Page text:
Commentary

Trying to stay connected with fellow humans

January 27, 2021   ·   0 Comments

MARK PAVILONS

Poet John Donne pointed out that no man is an island. Our personal networks – our connections to one another – are facing unprecedented strain.
This is perhaps one of the keys to the mounting stress during the current pandemic.
In an effort to curb the transmission and mounting cases of COVID, governments all around the world have had to come up with some novel, ingenious and yes, extreme methods. The latest include our stay-at-home order, and in some places, curfews, forcing people to stay inside for parts of the day.
Curfews are nothing new, and were used in times of crisis and war. The last time they were implemented here in Canada was the “October crisis,” in 1970 when the FLQ kidnapped Quebec’s deputy premier Pierre Laporte and British diplomat James Cross. Prime Minister Pierre Trudeau enacted the War Time Measures Act, the only use peacetime use of this extreme measure.
Our on again, off again, imposed isolation, is getting tiresome.
We’ve all been affected, some more than others. For those who are simply somewhat “on edge,” make no mistake that this is the reason.
“The meeting of two personalities is like the contact of two chemical substances: if there is any reaction, both are transformed,” Carl Jung once said.
Just what has happened to this necessary transformation?
The old adage, you don’t know what you have until it’s gone, rings true. In what seemed so long ago, simply running errands, smiling and greeting our fellow human beings was taken for granted. Now that it’s very limited, it’s like a hole in our hearts.
With heads down and mouths covered, we trudge along as best we can. Few even make eye contact anymore.
We frail humans need one another, despite cries by some that they love their solitude.
We need to talk, to share, and we need human contact.
That’s one of the reasons we have so many well developed senses. While they have initially been entrenched to increase our chances of survival, we have evolved to the point of choosing when and where to use our God-given abilities.
The pandemic has altered our daily routines and rituals. It has forever changed our hygiene and sense of contamination and contagion. To some, it has become a bit of an obsession.
Will this forever change the way we approach and come in contact with our fellow human beings? Maybe.
While impractical, I suggest when all of this is over we organize one massive group hug. It would be like a giant wave at a ball game and it could start right here in our home town. Can you imagine? From sea to shining sea, just like Canada’s motto (A Mari usque ad Mare).
Until then, we are forced to confine, sequester, detach, disengage and insulate.
Not very nice terms, and not very conducive to the way human beings are meant to live.
I would be so bold as to say this is shaking the very foundations of our democratic society. Recent events have very graphically demonstrated that.
Our society is based on enshrined rights and freedoms, contained in our venerable Charter. These include guarantees of free speech, to gather, to practice religion. We are granted the right to enter and leave Canada at will.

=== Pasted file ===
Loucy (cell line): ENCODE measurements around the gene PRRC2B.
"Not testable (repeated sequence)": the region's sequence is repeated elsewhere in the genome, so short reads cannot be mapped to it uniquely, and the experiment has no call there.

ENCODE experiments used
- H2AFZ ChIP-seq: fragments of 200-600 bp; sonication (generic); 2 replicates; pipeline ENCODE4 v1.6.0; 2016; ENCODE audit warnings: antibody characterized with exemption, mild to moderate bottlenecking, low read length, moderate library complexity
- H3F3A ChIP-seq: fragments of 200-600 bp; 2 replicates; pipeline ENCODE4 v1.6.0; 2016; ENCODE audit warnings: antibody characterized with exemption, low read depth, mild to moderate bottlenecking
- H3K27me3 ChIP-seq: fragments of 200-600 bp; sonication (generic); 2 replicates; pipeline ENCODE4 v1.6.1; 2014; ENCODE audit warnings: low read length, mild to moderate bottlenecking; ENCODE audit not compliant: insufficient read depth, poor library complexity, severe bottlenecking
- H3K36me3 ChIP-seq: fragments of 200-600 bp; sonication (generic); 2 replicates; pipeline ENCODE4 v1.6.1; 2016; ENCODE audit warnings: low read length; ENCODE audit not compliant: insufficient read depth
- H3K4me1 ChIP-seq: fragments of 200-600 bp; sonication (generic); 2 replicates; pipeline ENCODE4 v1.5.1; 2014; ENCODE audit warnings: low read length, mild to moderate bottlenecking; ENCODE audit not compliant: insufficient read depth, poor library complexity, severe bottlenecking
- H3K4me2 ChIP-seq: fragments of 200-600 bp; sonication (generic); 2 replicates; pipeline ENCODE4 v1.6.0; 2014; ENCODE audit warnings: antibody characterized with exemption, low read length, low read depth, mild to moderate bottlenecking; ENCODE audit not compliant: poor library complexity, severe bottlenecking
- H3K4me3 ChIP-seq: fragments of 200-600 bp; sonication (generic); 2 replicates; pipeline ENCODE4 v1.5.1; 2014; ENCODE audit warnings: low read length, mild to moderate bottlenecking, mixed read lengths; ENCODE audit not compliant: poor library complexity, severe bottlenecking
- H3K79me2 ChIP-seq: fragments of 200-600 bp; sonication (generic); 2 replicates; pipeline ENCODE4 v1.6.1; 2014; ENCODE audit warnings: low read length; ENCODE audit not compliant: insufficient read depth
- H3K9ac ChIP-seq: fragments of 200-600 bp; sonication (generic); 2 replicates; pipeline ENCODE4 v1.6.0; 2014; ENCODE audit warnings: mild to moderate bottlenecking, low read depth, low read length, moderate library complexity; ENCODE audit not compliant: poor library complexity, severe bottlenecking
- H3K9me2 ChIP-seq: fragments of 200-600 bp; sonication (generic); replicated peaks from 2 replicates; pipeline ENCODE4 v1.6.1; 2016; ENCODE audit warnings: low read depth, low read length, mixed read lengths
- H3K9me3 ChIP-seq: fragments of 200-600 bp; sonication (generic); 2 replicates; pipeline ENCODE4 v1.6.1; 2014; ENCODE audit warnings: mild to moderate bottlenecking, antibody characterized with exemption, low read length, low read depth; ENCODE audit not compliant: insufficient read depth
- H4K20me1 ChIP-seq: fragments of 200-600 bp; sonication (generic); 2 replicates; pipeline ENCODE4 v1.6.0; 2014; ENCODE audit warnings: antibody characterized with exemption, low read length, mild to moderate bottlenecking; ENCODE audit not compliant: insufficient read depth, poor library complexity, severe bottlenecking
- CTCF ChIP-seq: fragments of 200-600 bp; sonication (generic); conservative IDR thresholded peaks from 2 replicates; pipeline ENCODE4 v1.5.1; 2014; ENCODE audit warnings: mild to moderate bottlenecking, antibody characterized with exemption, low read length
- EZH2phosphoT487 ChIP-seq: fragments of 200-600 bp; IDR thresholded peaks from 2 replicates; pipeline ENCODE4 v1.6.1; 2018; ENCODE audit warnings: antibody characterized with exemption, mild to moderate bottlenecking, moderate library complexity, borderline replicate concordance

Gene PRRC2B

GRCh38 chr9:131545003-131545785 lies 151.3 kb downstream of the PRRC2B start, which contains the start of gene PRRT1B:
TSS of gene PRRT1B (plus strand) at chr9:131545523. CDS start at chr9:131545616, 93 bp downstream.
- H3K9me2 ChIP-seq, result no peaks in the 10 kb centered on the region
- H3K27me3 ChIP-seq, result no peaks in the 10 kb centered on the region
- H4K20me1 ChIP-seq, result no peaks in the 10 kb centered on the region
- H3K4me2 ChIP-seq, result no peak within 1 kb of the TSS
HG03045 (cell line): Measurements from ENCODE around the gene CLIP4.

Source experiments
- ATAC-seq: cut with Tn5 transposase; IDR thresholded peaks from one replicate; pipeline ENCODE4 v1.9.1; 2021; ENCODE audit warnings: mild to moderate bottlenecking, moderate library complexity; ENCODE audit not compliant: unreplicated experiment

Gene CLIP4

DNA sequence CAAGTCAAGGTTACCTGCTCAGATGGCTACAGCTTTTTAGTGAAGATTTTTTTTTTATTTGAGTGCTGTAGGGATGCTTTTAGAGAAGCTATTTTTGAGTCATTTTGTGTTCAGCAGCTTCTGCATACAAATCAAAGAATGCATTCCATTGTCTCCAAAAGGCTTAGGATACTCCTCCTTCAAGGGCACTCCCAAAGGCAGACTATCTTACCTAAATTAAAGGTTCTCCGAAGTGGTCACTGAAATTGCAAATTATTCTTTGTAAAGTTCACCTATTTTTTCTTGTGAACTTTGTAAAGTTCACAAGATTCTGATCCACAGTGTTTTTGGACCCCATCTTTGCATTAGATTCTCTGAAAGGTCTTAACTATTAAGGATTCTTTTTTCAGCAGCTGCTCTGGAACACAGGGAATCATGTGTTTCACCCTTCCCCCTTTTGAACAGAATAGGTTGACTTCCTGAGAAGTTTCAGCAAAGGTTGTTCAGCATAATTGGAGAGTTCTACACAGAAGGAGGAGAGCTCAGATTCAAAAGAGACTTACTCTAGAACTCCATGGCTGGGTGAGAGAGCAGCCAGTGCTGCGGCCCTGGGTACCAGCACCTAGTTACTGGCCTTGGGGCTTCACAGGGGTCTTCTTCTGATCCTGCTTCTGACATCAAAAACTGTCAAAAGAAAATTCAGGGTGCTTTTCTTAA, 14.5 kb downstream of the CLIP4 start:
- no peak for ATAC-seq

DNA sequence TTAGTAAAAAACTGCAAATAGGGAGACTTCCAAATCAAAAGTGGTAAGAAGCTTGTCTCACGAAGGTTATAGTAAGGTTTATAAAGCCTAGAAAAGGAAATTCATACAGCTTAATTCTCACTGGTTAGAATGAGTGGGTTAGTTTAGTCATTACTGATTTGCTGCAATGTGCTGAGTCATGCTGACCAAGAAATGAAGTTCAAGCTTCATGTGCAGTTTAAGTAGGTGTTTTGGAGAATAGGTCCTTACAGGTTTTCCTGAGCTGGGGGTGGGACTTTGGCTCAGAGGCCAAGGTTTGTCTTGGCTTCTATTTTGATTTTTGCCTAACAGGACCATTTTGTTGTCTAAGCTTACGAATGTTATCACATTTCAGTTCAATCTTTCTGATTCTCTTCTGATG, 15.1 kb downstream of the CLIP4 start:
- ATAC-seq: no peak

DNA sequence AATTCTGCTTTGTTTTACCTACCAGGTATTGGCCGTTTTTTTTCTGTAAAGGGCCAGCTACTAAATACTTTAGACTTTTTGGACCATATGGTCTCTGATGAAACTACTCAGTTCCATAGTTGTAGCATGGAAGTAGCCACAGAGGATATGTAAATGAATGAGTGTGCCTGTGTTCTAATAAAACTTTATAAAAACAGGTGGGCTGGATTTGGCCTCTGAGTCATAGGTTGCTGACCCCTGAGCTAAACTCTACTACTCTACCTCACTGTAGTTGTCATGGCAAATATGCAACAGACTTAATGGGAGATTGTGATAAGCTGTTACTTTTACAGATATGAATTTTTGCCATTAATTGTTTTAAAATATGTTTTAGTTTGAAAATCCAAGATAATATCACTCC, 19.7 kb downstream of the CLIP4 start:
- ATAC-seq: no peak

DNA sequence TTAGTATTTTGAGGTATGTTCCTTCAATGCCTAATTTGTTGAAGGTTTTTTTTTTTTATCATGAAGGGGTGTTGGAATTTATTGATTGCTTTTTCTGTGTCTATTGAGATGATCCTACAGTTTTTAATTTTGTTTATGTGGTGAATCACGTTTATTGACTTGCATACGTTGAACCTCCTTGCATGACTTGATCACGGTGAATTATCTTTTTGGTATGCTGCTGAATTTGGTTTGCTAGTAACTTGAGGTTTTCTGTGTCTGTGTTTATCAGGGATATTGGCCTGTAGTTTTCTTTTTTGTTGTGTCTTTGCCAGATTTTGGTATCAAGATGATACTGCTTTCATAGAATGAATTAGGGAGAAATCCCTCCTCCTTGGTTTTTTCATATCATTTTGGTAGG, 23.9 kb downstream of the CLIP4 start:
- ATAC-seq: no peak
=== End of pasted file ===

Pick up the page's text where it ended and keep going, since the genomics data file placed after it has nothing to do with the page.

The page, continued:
Now, due to such unusual and unprecedented circumstances, these rights have been curtailed and severed. It is not an ideal situation by any means.
All of these rights and freedoms have to do with human nature. It has to do with supporting an engaged public, doing things which bring us together for a common goal or purpose.
To lose one’s purpose is sad, indeed.
Sure, we can express our opinions on blogs and social media. We can share Mass and Sunday service via YouTube. We can study and learn through Google.
Again, this is not how it’s meant to be. How does one go from being a social creature, to a recluse, closed off from our brothers and sisters? How do we simply flick the switch, and turn off that part of our essence?
The answer is we can’t. But we’ve been forced to.
Therein lies the dilemma.
People in some cities and regions around the world have protested, some vigorously, against the restrictions, curfews and orders. Whether touting fundamental freedoms, or simply being frustrated, they desperately want to be together again with their fellow citizens.
Who doesn’t? No one is an island.
It’s unlikely any of us will be able to celebrate upcoming Valentine’s Day, birthdays, and March Break as we would have liked. There are a couple of milestone birthdays in my household, and I have no idea what to do.
At the moment, even going to the store is not an option. I doubt you can order balloons on Amazon.
I don’t want to be detached, segregated, divided, removed or kept apart.
I want to be emancipated, released, sprung, let loose and unfettered.
Right now, we can’t physically heal one another’s wounds, or reach out to damaged hearts.
But the time will come when the doors swing wide open and we’re greeted by a breath of fresh air and the sun on our faces.
And when that happens, I hope we see a flood of hope, compassion and love. I hope we see an outpouring of gratitude and mutual support.
Will the world emerge from this cocoon with renewed spirit? I truly hope so.



         

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